The TACO as a Convenient Cost-Effective Method of Treating Heat Illness
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August 28, 2018
By Claudia Curtis, MS, LAT, ATC
As sports are rapidly heading into pre-season practices, heat illness becomes a hot topic on everyone’s radar in the sports and medical communities. In light of a recent heat illness related death, the Florida High School Athletic Association has created a heat illness prevention video that is mandatory for all coaches and athletes to view and understand the signs and symptoms of heat illness, as well as the importance of an emergency action plan for heat illness. One district has publicized their purchase of Wet Bulb Globe Thermometers and cold-water immersion tubs preventatively to have on-site. There are other amazing tools to prevent heat emergencies, but what happens when the circumstances and finances do not allow for this?
Full body cold water immersion (CWI) has long been the gold standard of care for effectively treating heat illness.1 The guidelines for care have been clearly delineated; immediate on-site full body cooling needs to occur prior to transport. Full body CWI has been shown to provide the greatest body cooling rates.2 In the professional sports setting, an abundance of space and resources are available allowing for many of these tubs to be filled and ready daily if the need were to ever arise. However, what happens in a high school setting where there is no storage or money for a tub, no ice machine onsite, no water hook-up or even no Athletic Trainer present? While our immediate reaction may be that you don’t practice there, the reality is that these are some of the conditions present in high school athletics, particularly in urban school settings where teams may practice off-site without access to resources or authorization of entry to certain areas. How can we keep them safe?
Sections of recent heat illness research have focused on a different approach to cooling, especially in places where logistics get more challenging (mobile events, e.g. races, off-site events). Tarp Assisted Cooling Oscillation (TACO) is a method in which a combination of ice and cold water are added to an athlete once they have been placed on a tarp with the edges held up by clinicians to create a physical “taco” for the patient to be encased inside.3-4 Logistically, this eliminates the need for a patient to be lifted up into a tub to be cooled. From an execution perspective, a minimum of 3 people will be needed to assist with cooling the patient. At least 2 people will be needed to hold the tarp, 1 on each side. One person will need to assist by adding the water and ice at the foot end of the patient, making sure to keep the affected patient’s head and chest above water. This is most easily accomplished by dumping coolers of ice and water into the tarp, which can easily be filled and transported on-site at minimal cost. Once the patient is in the TACO, water can be oscillated by the 2 people holding the tarp by moving the sides up and down (think of a parachute like in elementary school Physical Education class). Emptying of the TACO once treatment has completed is simple; let go. The personnel involved require minimal training to be able to properly execute this emergency action plan.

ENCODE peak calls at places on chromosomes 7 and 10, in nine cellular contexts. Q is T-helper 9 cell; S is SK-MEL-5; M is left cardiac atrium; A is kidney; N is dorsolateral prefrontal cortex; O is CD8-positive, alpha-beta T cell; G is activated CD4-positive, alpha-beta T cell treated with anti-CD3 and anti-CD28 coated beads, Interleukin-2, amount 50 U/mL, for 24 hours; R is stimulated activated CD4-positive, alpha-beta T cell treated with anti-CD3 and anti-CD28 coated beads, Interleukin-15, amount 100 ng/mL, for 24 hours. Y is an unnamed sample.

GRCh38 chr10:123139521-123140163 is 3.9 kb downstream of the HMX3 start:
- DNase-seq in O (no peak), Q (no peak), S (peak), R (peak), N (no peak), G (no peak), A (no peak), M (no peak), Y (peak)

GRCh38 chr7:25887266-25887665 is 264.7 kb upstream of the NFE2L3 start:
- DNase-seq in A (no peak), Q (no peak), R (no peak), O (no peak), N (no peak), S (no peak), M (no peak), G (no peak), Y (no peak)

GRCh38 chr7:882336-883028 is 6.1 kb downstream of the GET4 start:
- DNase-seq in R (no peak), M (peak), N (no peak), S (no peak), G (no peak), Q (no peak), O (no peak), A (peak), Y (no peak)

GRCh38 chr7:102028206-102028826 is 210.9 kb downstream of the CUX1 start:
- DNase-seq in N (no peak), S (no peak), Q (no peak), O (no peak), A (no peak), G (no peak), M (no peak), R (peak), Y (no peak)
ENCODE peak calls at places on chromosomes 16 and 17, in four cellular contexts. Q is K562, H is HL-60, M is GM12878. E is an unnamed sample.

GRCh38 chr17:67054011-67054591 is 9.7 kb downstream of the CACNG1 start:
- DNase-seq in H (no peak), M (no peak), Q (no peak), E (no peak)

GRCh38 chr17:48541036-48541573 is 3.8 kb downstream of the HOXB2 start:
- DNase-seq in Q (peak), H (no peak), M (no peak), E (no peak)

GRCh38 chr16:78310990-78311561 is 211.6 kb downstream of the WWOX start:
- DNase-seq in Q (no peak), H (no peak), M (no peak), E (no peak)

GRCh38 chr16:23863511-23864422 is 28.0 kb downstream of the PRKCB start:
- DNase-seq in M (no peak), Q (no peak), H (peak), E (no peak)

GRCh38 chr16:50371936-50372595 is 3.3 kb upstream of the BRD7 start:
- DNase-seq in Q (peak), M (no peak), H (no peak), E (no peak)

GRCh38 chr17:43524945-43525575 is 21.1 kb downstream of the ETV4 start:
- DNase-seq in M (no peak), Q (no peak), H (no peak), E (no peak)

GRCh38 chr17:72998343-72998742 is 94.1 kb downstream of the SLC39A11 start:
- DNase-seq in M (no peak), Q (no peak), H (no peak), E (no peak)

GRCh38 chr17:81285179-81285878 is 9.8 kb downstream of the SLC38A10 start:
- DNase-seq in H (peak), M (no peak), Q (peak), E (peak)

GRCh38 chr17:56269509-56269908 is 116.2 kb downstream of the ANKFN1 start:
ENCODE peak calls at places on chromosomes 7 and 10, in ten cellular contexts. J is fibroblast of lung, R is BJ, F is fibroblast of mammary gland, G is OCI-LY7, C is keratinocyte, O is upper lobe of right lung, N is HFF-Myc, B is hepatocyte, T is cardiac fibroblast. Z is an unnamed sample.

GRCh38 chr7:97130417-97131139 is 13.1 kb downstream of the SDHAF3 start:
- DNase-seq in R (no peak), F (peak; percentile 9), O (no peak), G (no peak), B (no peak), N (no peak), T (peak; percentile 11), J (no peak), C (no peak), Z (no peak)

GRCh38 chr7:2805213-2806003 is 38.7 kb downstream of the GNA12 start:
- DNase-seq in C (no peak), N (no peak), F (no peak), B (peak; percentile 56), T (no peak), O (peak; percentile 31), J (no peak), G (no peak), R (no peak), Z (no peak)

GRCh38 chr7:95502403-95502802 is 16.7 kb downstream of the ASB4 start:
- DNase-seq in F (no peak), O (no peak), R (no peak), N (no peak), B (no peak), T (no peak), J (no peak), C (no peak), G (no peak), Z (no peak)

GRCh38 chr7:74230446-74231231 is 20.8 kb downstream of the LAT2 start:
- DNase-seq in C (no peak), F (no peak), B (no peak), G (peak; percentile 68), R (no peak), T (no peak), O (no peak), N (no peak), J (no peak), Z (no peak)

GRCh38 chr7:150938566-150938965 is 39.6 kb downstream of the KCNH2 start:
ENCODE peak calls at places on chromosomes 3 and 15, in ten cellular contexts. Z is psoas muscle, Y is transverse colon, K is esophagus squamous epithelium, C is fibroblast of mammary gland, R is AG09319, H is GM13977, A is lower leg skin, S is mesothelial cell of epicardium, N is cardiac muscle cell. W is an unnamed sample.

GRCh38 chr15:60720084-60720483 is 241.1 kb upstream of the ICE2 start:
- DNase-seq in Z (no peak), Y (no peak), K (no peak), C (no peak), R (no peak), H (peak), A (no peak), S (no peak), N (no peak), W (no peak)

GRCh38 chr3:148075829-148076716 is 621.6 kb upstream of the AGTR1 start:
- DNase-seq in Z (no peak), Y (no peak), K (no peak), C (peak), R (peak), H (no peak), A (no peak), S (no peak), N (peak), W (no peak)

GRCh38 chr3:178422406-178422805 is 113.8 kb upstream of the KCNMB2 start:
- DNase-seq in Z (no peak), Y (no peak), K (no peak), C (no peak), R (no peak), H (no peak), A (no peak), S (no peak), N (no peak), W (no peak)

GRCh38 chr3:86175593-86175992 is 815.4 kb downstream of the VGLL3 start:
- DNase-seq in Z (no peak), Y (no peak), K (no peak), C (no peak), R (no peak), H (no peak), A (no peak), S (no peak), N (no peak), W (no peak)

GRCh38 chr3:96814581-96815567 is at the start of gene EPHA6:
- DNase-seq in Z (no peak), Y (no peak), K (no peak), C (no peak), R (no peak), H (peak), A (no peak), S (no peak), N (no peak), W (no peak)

The 2 research studies differed on how much ice or water they used to complete their research, but the results were the same. Both studies found TACO protocols appropriately cooled the body’s core temperature at a statistically appropriate rate when compared to the gold standard CWI, measured via rectal temperature. 3-4 For those with limited resources, the TACO technique may provide a simple cost effective alternative when traditional CWI treatment is not readily available to provide the best opportunity for favorable outcomes when heat illness presents.
1. Casa DJ, DeMartini JK, Bergeron MF, et al. National Athletic Trainers’ Association position statement: exertional heat illnesses. J Athl Train. 2015;50(9):986–1000.
2. Casa DJ, McDermott BP, Lee EC, Yeargin SW, Armstrong LE, Maresh CM. Cold water immersion: the gold standard for exertional heatstroke treatment. Exerc Sport Sci Rev. 2007;35(3):141–149.
3. Luhring KE, Butts CL, Smith CR, et. al. Cooling Effectiveness of a Modified Cold-Water Immersion Method After Exercise-Induced Hyperthermia. J Athl Train. 2016; 51(11): 946-951.
4. Hosokowa Y, Adams WM, Belval LN, et al. Tarp-Assisted Cooling as a Method of Whole-Body Cooling in Hyperthermic Individuals. Annals of Emergency Medicine. 2017; 69(3): 347-352.